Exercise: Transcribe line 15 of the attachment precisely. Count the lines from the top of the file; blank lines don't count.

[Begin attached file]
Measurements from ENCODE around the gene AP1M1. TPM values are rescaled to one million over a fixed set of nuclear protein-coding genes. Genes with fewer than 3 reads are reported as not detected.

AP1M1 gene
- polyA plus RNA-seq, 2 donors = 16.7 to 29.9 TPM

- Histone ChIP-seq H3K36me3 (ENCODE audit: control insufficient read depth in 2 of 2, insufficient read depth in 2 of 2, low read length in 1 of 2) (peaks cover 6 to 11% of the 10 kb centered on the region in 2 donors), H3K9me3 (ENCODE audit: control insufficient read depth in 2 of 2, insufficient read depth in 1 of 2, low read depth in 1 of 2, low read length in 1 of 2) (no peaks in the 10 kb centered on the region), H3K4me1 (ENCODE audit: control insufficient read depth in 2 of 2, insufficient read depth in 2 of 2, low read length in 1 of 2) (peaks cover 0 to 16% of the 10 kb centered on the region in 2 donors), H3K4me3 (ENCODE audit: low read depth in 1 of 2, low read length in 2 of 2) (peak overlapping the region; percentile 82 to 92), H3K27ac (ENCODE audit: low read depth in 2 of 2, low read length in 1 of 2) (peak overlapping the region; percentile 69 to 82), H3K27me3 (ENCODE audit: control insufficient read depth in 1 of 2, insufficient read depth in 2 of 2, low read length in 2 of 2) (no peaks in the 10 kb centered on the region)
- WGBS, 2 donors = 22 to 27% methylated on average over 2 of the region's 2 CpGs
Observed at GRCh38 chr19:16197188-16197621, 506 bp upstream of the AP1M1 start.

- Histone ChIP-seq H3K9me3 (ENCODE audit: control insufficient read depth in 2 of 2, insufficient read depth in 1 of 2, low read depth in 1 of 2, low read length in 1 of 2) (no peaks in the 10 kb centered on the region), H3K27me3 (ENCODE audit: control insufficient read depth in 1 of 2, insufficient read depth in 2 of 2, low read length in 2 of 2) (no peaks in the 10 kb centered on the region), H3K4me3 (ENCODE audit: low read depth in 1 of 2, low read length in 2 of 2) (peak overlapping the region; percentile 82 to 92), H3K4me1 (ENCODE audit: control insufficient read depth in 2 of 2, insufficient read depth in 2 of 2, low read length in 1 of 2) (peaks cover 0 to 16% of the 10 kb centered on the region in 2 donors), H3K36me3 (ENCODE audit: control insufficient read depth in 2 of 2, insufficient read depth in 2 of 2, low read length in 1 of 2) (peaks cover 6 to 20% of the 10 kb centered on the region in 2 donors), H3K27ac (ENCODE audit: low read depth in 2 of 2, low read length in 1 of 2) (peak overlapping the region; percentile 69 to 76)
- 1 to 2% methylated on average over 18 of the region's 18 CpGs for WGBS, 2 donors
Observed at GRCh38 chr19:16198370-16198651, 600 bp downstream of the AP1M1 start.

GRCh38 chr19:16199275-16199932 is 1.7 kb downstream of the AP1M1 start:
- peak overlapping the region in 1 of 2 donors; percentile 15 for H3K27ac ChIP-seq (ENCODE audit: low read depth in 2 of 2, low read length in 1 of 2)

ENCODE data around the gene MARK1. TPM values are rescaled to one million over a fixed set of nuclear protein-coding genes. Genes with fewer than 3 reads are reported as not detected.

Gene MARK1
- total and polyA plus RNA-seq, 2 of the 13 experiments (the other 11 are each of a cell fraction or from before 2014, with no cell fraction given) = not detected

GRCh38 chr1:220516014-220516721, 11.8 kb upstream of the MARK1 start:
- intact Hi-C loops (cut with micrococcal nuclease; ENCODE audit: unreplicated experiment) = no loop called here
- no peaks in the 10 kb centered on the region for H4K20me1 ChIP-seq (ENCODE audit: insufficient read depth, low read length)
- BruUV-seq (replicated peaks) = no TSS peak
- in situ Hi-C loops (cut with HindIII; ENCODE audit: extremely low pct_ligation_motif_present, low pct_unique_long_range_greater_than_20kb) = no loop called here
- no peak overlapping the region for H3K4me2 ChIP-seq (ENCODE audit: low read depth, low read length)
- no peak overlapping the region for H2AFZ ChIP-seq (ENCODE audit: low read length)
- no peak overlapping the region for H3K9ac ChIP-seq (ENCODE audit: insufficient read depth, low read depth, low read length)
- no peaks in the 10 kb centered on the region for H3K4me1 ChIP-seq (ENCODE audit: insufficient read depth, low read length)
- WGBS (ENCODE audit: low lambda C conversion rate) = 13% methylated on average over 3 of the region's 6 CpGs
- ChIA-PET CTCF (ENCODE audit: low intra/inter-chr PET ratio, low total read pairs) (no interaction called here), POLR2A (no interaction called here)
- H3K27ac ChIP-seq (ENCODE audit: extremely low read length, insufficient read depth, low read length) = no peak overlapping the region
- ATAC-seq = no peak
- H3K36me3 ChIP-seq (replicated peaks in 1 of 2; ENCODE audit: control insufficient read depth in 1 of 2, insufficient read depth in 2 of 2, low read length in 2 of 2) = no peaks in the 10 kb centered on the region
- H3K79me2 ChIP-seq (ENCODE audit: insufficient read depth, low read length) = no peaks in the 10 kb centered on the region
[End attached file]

GRCh38 chr1:220516014-220516721, 11.8 kb upstream of the MARK1 start: